Young, the curator for the Midwest region.
Tim and Heather have been in touch since his retirement, and it was
Heather who advised Tim of the opportunity for the cataloging project at Fort Union Trading Post National Historic Site in North Dakota. We had a wonderful lunch in one of the
historic buildings in the Old Market area. I loved getting to know Heather and learning a
bit about her life in Omaha.
|The Old Market District|
I also checked out the beautiful Bob Kerrey Pedestrian Bridge, which crosses
the Missouri River and is the longest pedestrian bridge to link two states. It was a beautiful day to walk across the
|Bob Kerrey Pedestrian Bridge|
|Approaching the "Bob"|
|It's Like Walking on Art Suspended Over the Missouri River|
returned to Omaha to visit the Joslyn Art Museum, which is housed in an amazing
Art Deco structure. The Joslyn is world-renowned
for its extensive body of works by Swiss artist Karl Bodmer. We had first learned of Bodmer at Fort Union,
and it was a treat to see some of the original watercolors he painted during
his 1832-34 journey to the Missouri River frontier with Prince Maximilian of Germany. Perhaps even more fascinating, however, were
several of Prince Maximilian’s original journals that were also on display.
|Prince Maxmilian's Journals and Karl Bodmer's Prints|
|Karl Bodmer's Watercolor of the Bijoux Hills on the Missouri River|
museum’s outstanding “Art of the American West” collection, we discovered other
artists who were painting in the Upper Missouri during the era of exploration. These pieces helped us gain a broader
understanding of the places and events that we had been learning about during
our travels down the Missouri. The
Joslyn was definitely the highlight of our visit to Omaha.
|The Joslyn Art Museum (Yes, We Also Toured the Andy Warhol Exhibit)|
final stop was on my list, and that was a visit to Omaha’s historic Union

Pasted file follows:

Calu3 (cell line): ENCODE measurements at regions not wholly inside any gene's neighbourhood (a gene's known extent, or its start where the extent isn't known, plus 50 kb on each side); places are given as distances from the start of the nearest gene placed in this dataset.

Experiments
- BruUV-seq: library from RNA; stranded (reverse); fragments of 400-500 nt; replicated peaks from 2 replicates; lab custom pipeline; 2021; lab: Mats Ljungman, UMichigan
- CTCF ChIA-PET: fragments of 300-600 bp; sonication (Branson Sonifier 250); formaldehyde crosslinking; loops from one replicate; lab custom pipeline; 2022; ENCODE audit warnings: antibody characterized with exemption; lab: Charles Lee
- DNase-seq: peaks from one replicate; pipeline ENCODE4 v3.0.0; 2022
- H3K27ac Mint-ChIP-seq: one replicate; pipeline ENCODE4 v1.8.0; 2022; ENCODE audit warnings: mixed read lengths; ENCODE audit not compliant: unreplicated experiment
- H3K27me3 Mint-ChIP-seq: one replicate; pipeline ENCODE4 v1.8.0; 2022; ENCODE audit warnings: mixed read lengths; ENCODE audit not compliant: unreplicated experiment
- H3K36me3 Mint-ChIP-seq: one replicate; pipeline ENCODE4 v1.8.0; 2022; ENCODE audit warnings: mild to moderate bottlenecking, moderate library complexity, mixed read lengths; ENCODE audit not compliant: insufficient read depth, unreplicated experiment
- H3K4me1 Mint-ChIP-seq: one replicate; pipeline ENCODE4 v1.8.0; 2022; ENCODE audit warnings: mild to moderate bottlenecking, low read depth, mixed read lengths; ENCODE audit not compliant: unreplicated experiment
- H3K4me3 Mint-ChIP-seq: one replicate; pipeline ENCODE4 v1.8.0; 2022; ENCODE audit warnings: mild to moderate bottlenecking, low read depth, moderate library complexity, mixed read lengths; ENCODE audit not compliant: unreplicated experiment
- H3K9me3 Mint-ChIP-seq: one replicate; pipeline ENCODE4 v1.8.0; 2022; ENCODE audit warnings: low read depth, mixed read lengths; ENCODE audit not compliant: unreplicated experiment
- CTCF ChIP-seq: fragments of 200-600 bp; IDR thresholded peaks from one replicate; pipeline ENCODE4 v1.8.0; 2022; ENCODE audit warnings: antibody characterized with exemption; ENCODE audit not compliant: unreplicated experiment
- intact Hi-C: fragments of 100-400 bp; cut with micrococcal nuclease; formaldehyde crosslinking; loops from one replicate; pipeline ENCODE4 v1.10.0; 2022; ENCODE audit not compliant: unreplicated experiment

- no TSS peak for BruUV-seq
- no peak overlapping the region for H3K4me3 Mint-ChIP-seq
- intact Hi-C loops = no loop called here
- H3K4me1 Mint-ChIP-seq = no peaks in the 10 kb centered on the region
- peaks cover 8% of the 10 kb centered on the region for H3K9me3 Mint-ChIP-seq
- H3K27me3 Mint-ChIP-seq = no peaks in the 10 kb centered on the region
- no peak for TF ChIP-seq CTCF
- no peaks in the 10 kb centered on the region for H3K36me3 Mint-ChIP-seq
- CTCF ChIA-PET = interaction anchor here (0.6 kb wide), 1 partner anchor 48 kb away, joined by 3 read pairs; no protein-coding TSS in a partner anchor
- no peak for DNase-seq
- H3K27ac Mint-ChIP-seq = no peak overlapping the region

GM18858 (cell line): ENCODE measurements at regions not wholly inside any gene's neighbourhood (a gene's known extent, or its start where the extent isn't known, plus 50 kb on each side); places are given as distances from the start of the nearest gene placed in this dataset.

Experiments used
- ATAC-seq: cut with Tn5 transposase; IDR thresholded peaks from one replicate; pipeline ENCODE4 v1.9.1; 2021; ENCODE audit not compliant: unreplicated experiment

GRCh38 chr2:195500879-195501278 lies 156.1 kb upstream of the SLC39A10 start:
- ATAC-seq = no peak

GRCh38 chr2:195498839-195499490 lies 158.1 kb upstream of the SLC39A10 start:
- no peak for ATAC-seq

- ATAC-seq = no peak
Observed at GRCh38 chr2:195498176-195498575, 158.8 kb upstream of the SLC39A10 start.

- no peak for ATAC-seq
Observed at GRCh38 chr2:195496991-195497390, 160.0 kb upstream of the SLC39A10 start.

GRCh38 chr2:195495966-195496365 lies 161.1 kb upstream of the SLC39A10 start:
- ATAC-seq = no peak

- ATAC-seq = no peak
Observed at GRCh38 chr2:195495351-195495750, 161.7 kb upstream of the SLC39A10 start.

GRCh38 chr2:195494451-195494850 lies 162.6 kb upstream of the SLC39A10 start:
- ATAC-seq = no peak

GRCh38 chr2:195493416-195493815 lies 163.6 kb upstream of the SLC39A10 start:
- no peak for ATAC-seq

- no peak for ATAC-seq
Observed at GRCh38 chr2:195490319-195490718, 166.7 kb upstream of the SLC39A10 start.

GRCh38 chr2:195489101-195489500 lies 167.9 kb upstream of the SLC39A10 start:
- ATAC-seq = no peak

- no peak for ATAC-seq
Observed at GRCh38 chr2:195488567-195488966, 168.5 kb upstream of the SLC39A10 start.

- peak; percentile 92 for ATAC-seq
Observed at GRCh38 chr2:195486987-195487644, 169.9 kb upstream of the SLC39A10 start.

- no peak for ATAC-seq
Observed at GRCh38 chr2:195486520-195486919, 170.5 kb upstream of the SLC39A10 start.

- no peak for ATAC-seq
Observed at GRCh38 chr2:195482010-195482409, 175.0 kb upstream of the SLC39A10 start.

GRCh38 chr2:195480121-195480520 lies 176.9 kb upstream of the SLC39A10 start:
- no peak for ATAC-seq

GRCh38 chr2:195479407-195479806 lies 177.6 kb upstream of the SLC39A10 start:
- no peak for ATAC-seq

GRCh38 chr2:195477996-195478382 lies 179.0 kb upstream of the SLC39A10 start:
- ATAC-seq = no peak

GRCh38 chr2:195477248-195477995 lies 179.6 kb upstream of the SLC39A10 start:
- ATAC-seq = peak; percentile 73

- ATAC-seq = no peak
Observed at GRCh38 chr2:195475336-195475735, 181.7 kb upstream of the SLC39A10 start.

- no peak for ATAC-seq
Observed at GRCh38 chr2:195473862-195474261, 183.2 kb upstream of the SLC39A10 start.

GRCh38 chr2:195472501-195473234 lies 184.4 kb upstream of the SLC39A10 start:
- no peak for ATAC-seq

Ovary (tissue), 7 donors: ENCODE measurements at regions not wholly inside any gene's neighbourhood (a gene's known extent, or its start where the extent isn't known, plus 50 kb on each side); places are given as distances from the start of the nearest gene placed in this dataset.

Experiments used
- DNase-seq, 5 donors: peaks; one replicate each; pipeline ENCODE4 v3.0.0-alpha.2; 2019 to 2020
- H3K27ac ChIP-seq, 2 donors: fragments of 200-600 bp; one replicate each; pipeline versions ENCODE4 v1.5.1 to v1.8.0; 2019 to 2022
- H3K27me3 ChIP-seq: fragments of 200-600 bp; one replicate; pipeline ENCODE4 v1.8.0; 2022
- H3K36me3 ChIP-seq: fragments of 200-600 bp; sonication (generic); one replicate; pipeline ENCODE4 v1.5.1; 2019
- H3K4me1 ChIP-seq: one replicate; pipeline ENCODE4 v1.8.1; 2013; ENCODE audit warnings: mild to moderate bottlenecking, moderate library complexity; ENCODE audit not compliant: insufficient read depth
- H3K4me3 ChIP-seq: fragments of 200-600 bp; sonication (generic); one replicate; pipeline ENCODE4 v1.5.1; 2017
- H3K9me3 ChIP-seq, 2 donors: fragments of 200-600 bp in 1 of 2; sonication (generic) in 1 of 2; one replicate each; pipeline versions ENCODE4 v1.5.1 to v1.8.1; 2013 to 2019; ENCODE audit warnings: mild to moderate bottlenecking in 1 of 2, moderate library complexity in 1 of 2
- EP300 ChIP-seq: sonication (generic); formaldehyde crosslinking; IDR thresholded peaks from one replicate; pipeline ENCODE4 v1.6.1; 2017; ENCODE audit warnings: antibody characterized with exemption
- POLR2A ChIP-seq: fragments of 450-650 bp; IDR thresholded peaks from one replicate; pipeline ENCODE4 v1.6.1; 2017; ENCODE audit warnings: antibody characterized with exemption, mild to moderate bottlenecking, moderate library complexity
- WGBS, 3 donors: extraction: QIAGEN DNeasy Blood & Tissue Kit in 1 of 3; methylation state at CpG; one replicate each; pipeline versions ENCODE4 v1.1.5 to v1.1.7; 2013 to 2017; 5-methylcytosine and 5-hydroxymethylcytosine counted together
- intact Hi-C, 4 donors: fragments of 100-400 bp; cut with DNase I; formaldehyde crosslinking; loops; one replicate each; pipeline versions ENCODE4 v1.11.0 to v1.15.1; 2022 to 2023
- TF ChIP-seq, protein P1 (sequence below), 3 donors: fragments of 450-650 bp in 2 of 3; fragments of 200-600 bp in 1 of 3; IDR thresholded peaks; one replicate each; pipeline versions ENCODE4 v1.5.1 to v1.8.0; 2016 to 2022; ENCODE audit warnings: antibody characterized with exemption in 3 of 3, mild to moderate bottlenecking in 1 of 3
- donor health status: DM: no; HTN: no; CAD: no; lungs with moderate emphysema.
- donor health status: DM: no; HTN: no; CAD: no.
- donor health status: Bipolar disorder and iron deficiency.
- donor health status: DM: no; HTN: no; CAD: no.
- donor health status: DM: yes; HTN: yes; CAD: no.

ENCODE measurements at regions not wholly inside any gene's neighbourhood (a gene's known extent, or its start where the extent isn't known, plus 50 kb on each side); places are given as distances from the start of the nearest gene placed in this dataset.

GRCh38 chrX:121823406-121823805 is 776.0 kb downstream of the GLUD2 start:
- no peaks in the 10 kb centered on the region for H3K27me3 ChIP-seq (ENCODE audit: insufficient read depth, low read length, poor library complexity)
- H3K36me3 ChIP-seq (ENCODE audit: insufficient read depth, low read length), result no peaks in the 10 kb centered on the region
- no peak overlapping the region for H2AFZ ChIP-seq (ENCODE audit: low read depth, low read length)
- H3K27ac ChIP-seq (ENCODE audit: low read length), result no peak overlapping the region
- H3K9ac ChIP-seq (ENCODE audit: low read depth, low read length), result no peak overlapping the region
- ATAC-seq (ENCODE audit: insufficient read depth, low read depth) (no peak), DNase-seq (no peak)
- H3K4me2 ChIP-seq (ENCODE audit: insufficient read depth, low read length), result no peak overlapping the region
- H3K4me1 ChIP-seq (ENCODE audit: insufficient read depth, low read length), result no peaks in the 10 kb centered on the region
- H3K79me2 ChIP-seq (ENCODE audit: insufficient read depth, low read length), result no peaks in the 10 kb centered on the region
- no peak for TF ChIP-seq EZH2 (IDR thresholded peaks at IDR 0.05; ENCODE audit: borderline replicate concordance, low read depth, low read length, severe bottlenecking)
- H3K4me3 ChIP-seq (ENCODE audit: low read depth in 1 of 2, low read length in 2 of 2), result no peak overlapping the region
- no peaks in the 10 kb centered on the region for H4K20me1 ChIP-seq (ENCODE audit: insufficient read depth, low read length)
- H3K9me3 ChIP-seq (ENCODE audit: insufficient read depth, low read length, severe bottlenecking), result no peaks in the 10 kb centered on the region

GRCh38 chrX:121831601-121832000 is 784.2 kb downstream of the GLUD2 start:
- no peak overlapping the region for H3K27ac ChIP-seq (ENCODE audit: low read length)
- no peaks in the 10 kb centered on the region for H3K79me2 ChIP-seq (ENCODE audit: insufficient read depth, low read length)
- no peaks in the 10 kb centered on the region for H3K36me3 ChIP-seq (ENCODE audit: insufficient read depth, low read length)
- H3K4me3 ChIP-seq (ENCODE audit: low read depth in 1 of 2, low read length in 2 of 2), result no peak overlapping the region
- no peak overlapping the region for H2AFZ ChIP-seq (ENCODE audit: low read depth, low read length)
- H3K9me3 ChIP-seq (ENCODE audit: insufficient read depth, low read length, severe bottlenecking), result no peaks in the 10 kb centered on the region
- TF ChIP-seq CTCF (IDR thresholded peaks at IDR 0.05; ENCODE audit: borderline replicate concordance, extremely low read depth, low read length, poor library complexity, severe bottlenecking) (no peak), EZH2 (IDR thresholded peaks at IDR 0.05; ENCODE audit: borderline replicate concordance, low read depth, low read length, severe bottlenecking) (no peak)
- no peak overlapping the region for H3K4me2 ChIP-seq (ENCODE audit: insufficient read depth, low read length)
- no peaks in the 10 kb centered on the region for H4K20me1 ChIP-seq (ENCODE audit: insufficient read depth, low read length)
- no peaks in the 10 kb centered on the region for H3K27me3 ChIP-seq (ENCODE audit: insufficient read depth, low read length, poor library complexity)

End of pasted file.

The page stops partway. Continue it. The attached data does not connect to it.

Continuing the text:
Station, one of the nation’s first Art Deco train stations. The station has been beautifully preserved and
now houses The Durham Museum. I was more
interested in the incredible architecture of the station, but I did take a
quick tour of the exhibits that chronicle Omaha’s history.
|Omaha's Union Station|
Bluffs was a good place to check off a few errands that are much easier to take
care of in a larger city. The
Subaru got a quick oil change, and Tim purchased a new smartphone. Verizon had just announced a promotion that
would double the data on our plan, and we jumped on the offer. Even though we rarely download movies or books,
we do need a substantial amount of data for our internet needs. With the double-data plan, we will no longer have
to worry about exceeding our monthly limits.
stay in Council Bluffs, Tim’s thoughts turned to baseball. The Kansas City Royals had just clinched a
trip to the World Series, and we were only 200 miles north of Kansas City. When Tim finally said something to me about
the World Series, I immediately encouraged him to look into tickets. It didn’t matter how expensive they were – we were
just too close to Kansas City not to take advantage of what might be a
once-in-a-lifetime opportunity to attend a game. Tim couldn’t make the first game, but we
could leave on Wednesday and arrive in time for him to make Game 2. We quickly tossed any other plans out the
window and made a beeline to Kansas City.
I’ll tell you all about it in the next post.